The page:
INTRODUCING THE CAST OF CHARACTERS

Who are the characters in “Shadow of the Lion: Blood on the Moon”?  Although I tried to be careful when I was developing them, drawing them out as best I could so they would seem as ‘real’ to the reader as they did to me, I’ve had a few requests to post visual pictures of them.berryjam.ru

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There are a few marble busts or faces on coins that show more-or-less what they looked like in person.  And for the fictional characters I’ve found a few drawings of costumes etc.  In the cases of some characters I pin-pointed real live people who I thought might resemble the person and drew my descriptions from observing those people and describing their body-language, facial features etc.

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I have been told by most of my readers that the characters are very ‘real’.  In fact one of my critique readers called me up some time after she’d read the manuscript and asked “How is everyone?”  I thought she meant our friends. But no, she meant the characters in the book.  “I miss them,” she said. And frankly, I miss them too. As I wrote about them they became more real to me.  And of course, most of them really were living people at the time of Alexander.

Here’s a few of the characters who I found portraits or sculptures of:

ALEXANDER the GREAT:  King of Macedon, conqueror of the eastern world. imagesCA5JOYVY

ALEXANDER & HEPHAESTION:  The busts of Alexander and his faithful friend and companion Hephaestion.

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OLYMPIAS: Alexander’s mother coin_olympias_mus_theski_s

PHILIP II: Alexander’s father  220px-Filip_II_Macedonia

ROXANE:  Alexander’s Soghdian widow, mother of Iskander.roxanna-achaemenid-princess-003

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ISKANDER: (Alexander IV) little is know about him but I did find this one cartouche drawing evidently in a Paris museum.

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ARRIDAIOS:  Alexander’s mentally challenged half-brother who became joint-king with Alexander IV (Iskander) arridaeus_bust

ADEIA-EURYDIKE:  This is actually a portrait of young Alexander but to me it looks like what I imagined Adeia to resemble. 3879864-3x4-700x933

PTOLEMY:  Alexander’s illegitimate half-brother who later became the first Ptolemaic Pharoah of Egypt.PtolemyISoter

SELEUKOS:  Alexander’s companion and general who took over the satrapy of Babylon 250px-Seleuco_I_Nicatore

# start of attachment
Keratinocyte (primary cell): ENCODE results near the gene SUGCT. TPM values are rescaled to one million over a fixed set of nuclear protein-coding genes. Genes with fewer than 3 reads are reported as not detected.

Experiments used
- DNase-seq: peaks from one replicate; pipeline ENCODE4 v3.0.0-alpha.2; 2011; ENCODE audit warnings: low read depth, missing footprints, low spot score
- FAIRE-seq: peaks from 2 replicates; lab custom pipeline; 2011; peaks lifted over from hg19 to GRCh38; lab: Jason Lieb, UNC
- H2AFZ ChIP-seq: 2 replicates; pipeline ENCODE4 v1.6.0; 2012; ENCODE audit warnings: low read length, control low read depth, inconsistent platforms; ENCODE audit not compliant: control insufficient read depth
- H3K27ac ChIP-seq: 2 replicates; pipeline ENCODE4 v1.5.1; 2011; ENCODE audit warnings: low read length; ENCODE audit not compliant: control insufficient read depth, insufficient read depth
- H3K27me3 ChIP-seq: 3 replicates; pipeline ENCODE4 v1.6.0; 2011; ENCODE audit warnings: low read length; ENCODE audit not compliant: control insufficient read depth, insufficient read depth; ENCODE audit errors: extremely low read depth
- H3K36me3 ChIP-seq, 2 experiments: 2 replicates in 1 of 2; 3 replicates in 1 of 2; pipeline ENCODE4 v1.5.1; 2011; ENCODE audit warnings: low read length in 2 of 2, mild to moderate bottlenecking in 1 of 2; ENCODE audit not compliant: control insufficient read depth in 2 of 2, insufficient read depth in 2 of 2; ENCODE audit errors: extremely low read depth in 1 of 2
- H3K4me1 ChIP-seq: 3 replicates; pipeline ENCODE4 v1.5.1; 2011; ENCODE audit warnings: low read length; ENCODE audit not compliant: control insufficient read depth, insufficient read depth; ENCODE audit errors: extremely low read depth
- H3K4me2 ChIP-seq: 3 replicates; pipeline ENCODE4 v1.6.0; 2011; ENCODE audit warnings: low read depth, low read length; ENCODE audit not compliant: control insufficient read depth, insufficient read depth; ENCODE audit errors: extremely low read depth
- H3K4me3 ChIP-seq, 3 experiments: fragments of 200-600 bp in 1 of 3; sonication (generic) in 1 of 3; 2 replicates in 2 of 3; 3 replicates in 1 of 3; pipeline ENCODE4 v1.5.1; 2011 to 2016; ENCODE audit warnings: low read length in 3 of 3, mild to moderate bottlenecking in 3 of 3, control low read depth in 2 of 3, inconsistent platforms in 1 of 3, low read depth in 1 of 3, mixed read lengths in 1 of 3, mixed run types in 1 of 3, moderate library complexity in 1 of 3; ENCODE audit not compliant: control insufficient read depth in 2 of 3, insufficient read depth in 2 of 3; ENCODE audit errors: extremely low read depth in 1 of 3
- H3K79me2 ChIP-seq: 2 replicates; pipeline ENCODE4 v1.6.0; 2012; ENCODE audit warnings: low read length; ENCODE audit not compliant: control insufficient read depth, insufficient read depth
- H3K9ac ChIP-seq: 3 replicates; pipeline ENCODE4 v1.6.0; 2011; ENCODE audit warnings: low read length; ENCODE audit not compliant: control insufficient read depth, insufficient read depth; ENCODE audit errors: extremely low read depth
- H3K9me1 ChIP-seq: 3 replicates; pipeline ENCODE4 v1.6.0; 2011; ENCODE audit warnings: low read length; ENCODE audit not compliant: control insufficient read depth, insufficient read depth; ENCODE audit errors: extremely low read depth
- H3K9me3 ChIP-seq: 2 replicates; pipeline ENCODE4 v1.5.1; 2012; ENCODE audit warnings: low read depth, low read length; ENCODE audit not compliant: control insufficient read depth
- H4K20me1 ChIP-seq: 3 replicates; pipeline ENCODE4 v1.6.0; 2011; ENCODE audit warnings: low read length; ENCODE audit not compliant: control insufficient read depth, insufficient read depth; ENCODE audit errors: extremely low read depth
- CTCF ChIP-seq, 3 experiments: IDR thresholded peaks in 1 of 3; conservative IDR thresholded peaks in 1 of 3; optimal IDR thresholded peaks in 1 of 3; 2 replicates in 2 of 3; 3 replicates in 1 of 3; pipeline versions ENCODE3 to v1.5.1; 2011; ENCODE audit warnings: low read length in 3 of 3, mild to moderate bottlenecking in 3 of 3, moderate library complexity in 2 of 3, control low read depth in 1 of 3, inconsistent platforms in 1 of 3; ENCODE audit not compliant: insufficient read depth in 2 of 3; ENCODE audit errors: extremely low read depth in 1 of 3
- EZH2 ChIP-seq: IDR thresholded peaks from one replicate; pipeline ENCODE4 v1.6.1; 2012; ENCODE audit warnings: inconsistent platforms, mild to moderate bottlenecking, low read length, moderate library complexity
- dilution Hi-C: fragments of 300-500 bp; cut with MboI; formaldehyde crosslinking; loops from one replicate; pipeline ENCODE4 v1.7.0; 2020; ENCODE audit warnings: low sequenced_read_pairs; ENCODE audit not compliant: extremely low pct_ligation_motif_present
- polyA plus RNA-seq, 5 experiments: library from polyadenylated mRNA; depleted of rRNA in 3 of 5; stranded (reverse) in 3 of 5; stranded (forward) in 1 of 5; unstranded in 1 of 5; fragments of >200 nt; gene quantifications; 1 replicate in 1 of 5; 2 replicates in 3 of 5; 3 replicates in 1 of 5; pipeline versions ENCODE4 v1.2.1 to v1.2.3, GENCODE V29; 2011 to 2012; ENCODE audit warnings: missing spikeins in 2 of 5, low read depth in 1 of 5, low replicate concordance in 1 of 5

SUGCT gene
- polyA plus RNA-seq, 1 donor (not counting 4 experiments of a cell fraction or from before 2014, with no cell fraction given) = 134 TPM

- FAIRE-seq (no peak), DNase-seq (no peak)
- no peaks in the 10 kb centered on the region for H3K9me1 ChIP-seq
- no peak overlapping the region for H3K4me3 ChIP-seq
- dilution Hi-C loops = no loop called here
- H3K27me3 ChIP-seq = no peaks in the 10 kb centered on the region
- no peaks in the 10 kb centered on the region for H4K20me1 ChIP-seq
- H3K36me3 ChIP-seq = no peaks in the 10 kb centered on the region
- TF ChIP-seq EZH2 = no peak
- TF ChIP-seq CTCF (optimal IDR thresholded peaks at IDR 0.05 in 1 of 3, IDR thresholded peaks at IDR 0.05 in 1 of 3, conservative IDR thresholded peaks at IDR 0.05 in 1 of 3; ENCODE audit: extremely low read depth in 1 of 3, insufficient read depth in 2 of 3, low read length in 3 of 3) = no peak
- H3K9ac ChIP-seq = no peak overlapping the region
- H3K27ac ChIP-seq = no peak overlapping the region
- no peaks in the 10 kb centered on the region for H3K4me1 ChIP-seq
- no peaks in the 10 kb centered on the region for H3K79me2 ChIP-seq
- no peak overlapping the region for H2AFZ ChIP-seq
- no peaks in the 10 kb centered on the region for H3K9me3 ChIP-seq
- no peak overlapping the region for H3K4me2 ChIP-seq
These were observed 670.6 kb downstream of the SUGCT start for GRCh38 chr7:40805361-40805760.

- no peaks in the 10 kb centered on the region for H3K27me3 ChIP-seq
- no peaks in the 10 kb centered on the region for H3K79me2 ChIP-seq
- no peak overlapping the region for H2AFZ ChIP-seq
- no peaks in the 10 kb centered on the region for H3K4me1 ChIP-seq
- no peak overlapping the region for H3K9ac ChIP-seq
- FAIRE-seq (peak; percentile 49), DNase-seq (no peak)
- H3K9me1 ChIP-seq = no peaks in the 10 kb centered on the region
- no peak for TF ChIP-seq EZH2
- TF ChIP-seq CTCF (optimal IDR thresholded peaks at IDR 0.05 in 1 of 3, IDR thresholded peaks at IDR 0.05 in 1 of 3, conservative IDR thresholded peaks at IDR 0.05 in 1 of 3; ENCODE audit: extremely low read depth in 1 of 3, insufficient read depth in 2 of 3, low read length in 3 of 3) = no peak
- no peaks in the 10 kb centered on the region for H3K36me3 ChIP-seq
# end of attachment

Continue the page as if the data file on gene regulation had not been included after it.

KASSANDROS:  Alexander’s enemy, son of the Regent Antipater, and villain of the novel. 637px-Coin_of_Cassander

NABARZANES: The Persian Court Advisor (he was patterned from a real person but may have looked like this.)imagesCAAKS2OV

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DEMITRIOS: The arrogant young son of Antigonos the One-Eyed.

THE CHALDEAN MAGUS: This is the picture of a Zorastrian priest but I imagine the Magus to look like this.full86371

THE SCYTHIANS : images

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SADU & OLD PEARL: The mahout from the Punjab and his elephant Old Pearl who guarded the royal tent.

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RAJAH PORUS’ WARRIOR ELEPHANTS:

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IT WAS A VERY LONG JOURNEY

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From the time Alexander the Great set out on his campaign to conquer the Persians to the day in June, 323 BC when he died in Babylon, ten years had passed.  In Volume One of SHADOW OF THE LION: BLOOD ON THE MOON, the journey of the joint-kings from Babylon after Alexander’s death took four years. It was also a long journey!

This map shows the extent of Alexander’ conquests and the routes they took. Some of the same route was taken by the escort of the joint-kings including an unexpected side-trip to Egypt. But can you imagine that on this journey was a tiny child, still an infant when the entourage left Babylon, and barely five years old by the time he reached Macedon.

Can you imagine spending your early childhood being carted from army camp to army camp? Can you imagine that you were the only child, surrounded by soldiers, with no playmates and an over-protective mother?

In some of the research I did for the novel, I read that this was a case of child-abuse and exploitation.Iit was, because the Successors where using this innocent child,Iskander (Alexander IV). as a puppet king by naming him Alexander’s successor along with his dim-witted Uncle Arridaios. And because many of the Macedonian disliked her, every day his mother, Roxana who was Alexander’s Soghdian widow, wondered if someone would murder them because they didn’t want a non-Macedonian inheriting Alexander’s throne.